Building a cloud security training platform – Pt 5: Counting The Cost

My 44CON Cloud Security and DevSecOps training course this June includes AWS, Azure and GitHub accounts which the students use so they don’t need to create their own. As I described in Part 1, I also decided to build a training platform, so that students can connect to a virtual desktop in the cloud with all the software they need pre-installed.

That way they can come on to the course with any laptop or even tablet which supports the Amazon WorkSpaces client.

I built the supporting infrastructure in AWS using Terraform which you can read about in Part 2 of my blog, and then scripted user setup across all environments as described in Part 3. And as you might expect, I incorporated lots of security features, and wrote about them in Part 4.

In this last blog of the series, you’ll hear about a lost USB key, the bill, feedback to Amazon and their response.

A Lost USB Key

The last time I delivered the Cloud Security and DevSecOps course, I copied the course materials on to a USB key, and handed it to one of the students to pass it round the class.

You can guess what happened – I never got it back …

I decided I should come up with a better solution – perhaps something which doesn’t risk spreading viruses, and demonstrates cloud security at the same time. I created some terraform code to deploy S3 buckets in Amazon, enabling security features such as encryption at rest and logging. I found some useful open source code on GitHub for a Javascript index.html file which dynamically creates a folder view of files uploaded to S3. Then I uploaded the course materials via the AWS Console so that students can download to their laptop during the course.

I decided I should come up with a better solution – perhaps something which doesn’t risk spreading viruses, and demonstrates cloud security at the same time. I created some terraform code to deploy S3 buckets in Amazon, enabling security features such as encryption at rest and logging. I found some useful open source code on GitHub for a Javascript index.html file which dynamically creates a folder view of files uploaded to S3. Then I uploaded the course materials via the AWS Console so that students can download to their laptop during the course.

I included a bucket policy in the Terraform code to only allow access from authorised IP addresses – here’s what happens if you’re not allowed:

The Bill

All good restaurant meals end with a bill – unless you run off without paying of course – and training courses in cloud environments usually result in a bill at the end of the month. Especially in this case where I provide all the cloud accounts, so students don’t need to spend time and money setting them up.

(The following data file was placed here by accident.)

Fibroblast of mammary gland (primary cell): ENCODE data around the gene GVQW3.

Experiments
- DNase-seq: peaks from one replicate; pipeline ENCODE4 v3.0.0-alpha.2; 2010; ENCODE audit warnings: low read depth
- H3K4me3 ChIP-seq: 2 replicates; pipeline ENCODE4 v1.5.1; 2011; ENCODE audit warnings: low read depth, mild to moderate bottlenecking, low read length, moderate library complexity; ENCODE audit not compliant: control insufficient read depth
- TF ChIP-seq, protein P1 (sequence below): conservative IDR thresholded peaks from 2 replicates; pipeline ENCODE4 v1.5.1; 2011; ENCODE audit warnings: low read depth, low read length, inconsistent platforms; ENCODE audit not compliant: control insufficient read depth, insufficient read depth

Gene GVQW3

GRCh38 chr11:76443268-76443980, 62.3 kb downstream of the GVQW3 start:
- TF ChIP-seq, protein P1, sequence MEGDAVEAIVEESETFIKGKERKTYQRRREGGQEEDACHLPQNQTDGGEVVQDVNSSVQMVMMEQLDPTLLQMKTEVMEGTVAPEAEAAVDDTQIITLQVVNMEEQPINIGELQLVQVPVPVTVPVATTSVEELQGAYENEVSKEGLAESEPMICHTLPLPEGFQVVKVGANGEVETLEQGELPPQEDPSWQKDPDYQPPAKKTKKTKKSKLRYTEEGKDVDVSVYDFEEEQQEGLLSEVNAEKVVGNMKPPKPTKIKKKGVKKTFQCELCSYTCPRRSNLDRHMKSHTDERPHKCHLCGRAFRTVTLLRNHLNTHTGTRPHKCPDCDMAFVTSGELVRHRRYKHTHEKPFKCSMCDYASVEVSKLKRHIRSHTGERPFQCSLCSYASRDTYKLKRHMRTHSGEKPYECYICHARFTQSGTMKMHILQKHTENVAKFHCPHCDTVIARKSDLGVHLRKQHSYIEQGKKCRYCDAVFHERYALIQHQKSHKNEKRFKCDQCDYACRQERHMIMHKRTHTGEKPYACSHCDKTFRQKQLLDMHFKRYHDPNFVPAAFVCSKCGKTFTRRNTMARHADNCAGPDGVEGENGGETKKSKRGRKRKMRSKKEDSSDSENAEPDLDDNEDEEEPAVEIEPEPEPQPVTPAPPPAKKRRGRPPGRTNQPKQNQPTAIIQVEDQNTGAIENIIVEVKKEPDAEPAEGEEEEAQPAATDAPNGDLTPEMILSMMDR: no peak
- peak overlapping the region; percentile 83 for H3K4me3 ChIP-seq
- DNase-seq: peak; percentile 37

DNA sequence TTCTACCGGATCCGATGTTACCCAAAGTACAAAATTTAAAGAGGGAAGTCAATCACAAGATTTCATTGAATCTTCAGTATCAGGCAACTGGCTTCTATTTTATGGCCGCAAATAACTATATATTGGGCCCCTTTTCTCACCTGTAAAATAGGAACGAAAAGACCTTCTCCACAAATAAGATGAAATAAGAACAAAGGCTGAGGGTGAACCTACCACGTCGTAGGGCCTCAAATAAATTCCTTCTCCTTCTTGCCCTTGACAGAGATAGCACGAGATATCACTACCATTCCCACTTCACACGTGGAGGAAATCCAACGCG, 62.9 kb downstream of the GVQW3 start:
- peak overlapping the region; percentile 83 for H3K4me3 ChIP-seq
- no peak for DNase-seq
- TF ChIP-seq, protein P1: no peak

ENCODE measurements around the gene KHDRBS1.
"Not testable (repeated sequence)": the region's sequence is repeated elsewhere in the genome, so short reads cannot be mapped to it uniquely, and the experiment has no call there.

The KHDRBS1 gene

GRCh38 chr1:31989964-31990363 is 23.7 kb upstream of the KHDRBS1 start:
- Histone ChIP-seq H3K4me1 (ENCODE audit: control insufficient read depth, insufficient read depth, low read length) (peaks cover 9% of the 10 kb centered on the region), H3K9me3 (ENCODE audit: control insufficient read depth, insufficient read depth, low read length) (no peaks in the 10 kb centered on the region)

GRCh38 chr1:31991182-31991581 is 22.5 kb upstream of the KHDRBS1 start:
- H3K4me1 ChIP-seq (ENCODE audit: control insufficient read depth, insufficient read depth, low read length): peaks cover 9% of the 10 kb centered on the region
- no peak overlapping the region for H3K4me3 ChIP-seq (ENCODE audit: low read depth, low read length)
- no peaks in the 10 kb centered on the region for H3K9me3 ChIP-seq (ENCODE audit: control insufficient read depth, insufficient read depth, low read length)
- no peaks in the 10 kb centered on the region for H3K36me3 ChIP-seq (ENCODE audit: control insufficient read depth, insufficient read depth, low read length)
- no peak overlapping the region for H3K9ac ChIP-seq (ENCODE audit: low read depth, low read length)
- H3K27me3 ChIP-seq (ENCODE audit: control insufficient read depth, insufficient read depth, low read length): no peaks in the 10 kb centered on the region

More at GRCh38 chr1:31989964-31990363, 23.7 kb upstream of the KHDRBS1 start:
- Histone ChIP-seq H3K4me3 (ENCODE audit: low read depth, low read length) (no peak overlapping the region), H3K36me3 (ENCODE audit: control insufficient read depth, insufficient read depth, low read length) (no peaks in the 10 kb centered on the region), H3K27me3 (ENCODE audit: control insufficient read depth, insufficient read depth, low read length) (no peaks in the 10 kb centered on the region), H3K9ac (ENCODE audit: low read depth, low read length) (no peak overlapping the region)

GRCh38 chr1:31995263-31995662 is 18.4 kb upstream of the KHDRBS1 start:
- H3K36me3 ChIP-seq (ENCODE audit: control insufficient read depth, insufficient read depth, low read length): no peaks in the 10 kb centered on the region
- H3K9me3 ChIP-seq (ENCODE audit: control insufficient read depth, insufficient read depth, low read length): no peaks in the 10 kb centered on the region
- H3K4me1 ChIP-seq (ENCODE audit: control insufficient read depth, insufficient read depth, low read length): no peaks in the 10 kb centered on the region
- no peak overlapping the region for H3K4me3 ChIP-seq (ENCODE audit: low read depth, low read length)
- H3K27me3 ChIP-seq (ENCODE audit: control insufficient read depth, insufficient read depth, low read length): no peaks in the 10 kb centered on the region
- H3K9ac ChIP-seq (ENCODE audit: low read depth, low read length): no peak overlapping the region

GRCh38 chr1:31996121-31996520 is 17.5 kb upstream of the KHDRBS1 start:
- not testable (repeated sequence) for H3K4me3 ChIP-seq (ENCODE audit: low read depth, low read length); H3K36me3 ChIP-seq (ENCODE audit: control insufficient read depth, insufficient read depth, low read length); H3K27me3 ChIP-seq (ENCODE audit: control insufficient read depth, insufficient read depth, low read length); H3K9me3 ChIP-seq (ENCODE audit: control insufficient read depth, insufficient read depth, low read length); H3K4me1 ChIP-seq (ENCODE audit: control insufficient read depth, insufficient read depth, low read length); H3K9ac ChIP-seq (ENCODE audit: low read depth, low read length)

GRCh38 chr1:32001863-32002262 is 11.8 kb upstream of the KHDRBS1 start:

In this case there are the costs of doing the labs – estimated at around £20 per student, and the costs of the Windows and Linux virtual desktops which for a 3 day course I reckon will be about £30 per student, so all in all £50 per student. That’s only if I remember to run all the delete scripts immediately after the course has finished – note to self, I must not forget!

Amazon Feedback

During my setup and testing of the cloud security training platform, I encountered some issues and current limitations of the Amazon WorkSpaces service:

  • There’s no API to register or deregister AWS Directory Services with Amazon WorkSpaces – resulting in a manual step which right now can’t be automated
  • I can’t copy an Amazon WorkSpaces image from one region to another – so if I want to deliver the training course in another region, this would require considerable rework and the resulting image may well be inconsistent
  • Pricing of the monthly fee element of Amazon WorkSpaces isn’t pro-rata – so I’m charged for a full month even if the course is only 3 days

I did a bit of research and found out the name of the Amazon WorkSpaces General Manager, Nathan, and sent him an email with these comments – along with some compliments on the general maturity of the service.

Amazon’s Response

I was impressed that Nathan got back to me with a considered reply, and broadened the discussion to Kajal of the Amazon WorkSpaces product management team:

“This is all very valuable and thoughtful feedback”

“The asks for APIs for registering directories, and copy AMI across regions are very much on the radar”

I’m providing more information to them on the pricing issue – which has come to light as a consequence of the way I’m using Amazon WorkSpaces, with automation and a short build and destroy cycle.

Anyway, it’s nice to see that AWS listen to their small customers as well as large enterprises.

I hope you found this last blog of the series interesting and informative. I’m looking forward to seeing how students on the 44CON Cloud Security and DevSecOps Workshop use the platform, and to hearing their feedback.

The rest of the blog series is available here: Parts 1, 2, 3 and 4. If you’ve found this blog series interesting or useful, tickets for Paul’s latest available training course are available from the shop.